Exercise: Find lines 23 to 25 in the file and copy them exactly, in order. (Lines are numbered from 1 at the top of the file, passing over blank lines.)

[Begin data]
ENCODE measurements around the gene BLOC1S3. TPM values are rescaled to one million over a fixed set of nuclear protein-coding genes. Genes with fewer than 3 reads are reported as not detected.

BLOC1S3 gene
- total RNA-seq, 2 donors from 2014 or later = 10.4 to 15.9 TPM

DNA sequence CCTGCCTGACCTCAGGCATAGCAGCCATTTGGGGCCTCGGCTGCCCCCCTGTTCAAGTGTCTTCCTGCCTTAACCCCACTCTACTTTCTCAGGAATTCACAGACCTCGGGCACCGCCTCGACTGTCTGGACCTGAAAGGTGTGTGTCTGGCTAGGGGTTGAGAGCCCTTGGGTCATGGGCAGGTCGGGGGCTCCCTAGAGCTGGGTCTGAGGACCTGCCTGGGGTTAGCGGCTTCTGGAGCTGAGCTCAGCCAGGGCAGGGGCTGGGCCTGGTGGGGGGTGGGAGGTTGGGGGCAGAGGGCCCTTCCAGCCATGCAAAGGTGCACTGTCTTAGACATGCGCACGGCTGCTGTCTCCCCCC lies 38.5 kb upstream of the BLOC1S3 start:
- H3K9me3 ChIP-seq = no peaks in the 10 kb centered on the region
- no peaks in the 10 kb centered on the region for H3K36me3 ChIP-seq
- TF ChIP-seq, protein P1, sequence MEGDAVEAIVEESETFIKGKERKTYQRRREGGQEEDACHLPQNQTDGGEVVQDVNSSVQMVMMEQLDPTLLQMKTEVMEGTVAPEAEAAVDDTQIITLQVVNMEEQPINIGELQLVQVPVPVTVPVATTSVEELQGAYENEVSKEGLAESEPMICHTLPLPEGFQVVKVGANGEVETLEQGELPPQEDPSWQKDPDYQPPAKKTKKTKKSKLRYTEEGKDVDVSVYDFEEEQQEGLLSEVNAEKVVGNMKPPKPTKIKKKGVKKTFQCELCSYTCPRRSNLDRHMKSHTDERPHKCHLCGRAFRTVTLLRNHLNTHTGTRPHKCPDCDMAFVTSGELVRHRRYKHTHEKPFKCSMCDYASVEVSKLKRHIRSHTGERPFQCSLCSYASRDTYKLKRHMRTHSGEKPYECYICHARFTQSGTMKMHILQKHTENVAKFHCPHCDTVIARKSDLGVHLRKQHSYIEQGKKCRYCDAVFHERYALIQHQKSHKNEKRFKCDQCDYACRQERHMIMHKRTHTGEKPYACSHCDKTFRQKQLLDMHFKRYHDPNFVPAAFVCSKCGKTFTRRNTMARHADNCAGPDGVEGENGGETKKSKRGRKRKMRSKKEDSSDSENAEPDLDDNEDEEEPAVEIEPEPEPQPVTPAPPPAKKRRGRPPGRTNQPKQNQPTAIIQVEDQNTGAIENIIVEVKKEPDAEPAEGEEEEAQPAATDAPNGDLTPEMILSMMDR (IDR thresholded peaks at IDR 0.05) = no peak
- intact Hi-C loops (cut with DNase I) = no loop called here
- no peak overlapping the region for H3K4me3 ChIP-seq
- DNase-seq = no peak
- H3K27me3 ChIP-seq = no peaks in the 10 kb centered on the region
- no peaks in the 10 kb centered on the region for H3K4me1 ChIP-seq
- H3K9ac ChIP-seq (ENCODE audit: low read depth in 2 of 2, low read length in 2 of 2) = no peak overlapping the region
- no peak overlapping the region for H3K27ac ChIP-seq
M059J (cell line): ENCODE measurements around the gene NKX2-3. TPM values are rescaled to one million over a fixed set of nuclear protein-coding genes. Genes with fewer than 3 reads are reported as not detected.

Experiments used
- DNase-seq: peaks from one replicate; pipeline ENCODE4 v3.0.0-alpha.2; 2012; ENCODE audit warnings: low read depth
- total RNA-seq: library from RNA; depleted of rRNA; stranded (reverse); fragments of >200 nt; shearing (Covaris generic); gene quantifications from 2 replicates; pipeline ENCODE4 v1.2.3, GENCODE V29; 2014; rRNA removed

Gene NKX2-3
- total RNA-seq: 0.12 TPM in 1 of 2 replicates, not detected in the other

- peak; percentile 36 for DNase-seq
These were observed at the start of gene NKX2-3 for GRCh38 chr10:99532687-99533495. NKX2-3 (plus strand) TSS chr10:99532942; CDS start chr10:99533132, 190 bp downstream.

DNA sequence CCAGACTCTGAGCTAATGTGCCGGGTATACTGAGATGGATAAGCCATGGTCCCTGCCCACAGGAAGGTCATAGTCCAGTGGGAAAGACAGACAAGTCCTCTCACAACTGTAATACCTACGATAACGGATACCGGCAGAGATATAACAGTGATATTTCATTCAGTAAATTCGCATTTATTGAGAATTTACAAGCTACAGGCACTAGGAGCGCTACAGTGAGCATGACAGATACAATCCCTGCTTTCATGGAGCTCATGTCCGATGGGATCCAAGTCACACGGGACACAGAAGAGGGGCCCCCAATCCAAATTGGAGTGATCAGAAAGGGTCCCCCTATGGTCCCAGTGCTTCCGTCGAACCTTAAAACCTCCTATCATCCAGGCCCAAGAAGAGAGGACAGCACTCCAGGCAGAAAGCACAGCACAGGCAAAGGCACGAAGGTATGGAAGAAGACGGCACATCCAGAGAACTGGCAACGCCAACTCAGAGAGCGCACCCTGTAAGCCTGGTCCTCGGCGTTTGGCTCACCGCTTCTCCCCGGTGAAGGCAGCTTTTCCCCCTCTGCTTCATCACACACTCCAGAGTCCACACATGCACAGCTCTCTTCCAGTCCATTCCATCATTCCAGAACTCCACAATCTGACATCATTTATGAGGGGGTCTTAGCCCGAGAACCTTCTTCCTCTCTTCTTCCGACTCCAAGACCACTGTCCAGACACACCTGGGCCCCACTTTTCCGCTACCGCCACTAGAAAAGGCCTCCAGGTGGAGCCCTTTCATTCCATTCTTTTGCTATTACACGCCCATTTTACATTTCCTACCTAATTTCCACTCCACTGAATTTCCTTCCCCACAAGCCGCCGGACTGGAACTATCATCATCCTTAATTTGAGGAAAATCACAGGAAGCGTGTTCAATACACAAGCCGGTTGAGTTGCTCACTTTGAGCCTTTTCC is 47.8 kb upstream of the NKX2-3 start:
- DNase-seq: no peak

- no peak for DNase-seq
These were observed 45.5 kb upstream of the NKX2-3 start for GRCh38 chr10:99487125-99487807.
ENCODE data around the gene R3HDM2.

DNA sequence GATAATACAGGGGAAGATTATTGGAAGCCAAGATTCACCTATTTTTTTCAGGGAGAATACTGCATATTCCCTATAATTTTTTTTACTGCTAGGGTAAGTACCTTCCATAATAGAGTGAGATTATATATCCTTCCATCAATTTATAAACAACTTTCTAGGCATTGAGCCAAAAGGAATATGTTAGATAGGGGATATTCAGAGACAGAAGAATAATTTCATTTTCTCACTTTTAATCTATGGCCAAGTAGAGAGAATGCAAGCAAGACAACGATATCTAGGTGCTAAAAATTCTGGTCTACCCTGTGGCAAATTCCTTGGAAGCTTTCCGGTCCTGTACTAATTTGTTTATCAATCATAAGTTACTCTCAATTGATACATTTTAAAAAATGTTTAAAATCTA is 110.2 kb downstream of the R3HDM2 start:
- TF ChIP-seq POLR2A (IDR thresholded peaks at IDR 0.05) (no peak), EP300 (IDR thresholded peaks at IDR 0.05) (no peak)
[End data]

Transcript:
DNA sequence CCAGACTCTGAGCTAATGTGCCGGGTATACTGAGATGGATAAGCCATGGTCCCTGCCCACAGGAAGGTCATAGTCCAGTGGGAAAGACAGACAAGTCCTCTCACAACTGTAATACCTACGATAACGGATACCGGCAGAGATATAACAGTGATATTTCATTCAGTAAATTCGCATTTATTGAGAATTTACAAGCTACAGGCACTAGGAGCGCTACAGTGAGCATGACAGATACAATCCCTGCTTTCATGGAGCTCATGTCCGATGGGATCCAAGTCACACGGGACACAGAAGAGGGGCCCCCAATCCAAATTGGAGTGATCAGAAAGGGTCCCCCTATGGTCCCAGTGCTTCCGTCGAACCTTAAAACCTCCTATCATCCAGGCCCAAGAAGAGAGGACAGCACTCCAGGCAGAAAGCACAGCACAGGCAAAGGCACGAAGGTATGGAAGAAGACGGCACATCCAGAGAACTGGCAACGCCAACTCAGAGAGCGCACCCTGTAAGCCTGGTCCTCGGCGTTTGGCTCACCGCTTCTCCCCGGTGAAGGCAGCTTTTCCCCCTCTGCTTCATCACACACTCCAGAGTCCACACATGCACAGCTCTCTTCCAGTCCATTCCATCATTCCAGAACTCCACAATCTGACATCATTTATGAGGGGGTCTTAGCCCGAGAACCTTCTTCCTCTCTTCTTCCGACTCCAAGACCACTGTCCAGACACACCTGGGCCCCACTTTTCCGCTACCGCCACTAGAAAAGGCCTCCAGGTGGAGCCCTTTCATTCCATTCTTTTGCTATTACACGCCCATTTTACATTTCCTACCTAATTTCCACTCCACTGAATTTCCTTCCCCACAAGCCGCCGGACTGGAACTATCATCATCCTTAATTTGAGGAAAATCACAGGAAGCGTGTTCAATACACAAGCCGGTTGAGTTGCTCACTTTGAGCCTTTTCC is 47.8 kb upstream of the NKX2-3 start:
- DNase-seq: no peak

- no peak for DNase-seq